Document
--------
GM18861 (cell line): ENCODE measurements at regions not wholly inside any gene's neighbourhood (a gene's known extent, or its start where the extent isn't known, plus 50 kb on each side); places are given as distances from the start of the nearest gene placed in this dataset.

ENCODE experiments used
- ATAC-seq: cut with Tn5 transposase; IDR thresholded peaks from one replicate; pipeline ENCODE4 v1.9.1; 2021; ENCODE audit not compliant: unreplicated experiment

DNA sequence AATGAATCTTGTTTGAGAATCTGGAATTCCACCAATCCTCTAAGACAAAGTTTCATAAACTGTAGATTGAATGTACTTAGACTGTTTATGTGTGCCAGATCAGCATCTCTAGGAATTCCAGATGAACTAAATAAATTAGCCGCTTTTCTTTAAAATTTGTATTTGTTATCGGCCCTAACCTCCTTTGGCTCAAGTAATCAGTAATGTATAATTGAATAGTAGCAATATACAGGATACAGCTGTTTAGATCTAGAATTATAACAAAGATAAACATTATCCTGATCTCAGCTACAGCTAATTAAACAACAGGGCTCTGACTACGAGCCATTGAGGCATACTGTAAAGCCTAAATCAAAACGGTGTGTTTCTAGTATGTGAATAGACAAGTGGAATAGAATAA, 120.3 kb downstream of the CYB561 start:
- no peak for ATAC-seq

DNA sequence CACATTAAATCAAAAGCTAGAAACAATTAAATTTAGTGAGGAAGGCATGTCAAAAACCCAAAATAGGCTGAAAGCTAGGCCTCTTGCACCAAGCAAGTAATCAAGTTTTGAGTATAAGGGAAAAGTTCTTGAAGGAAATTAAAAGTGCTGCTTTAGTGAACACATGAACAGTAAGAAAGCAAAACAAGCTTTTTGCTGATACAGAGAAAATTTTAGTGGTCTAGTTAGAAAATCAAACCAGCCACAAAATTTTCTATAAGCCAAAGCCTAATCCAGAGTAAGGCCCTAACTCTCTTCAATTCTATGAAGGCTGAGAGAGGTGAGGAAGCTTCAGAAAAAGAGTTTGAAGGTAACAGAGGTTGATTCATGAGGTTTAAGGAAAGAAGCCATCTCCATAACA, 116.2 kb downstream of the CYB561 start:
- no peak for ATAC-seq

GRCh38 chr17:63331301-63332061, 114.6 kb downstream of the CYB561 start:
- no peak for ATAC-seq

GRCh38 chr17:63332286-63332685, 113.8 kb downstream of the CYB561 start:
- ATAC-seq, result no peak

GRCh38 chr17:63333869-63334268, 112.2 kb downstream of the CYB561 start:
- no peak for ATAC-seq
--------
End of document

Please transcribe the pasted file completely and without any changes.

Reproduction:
GM18861 (cell line): ENCODE measurements at regions not wholly inside any gene's neighbourhood (a gene's known extent, or its start where the extent isn't known, plus 50 kb on each side); places are given as distances from the start of the nearest gene placed in this dataset.

ENCODE experiments used
- ATAC-seq: cut with Tn5 transposase; IDR thresholded peaks from one replicate; pipeline ENCODE4 v1.9.1; 2021; ENCODE audit not compliant: unreplicated experiment

DNA sequence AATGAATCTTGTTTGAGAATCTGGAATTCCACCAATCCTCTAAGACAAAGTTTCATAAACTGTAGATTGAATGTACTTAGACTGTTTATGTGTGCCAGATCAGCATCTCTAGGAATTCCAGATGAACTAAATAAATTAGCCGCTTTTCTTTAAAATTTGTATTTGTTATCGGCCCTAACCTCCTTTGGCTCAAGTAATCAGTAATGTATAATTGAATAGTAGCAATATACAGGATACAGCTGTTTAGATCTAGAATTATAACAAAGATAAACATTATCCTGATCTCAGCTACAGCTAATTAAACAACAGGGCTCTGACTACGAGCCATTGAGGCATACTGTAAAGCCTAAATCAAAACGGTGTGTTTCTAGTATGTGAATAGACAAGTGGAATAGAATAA, 120.3 kb downstream of the CYB561 start:
- no peak for ATAC-seq

DNA sequence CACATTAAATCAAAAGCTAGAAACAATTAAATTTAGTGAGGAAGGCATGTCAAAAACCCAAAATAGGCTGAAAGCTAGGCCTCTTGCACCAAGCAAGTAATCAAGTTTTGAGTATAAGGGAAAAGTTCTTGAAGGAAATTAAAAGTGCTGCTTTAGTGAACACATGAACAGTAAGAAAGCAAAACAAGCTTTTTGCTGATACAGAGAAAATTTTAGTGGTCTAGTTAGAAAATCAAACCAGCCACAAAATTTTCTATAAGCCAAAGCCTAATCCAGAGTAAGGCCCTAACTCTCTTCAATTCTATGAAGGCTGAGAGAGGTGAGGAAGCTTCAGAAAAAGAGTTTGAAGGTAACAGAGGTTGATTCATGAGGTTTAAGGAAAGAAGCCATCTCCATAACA, 116.2 kb downstream of the CYB561 start:
- no peak for ATAC-seq

GRCh38 chr17:63331301-63332061, 114.6 kb downstream of the CYB561 start:
- no peak for ATAC-seq

GRCh38 chr17:63332286-63332685, 113.8 kb downstream of the CYB561 start:
- ATAC-seq, result no peak

GRCh38 chr17:63333869-63334268, 112.2 kb downstream of the CYB561 start:
- no peak for ATAC-seq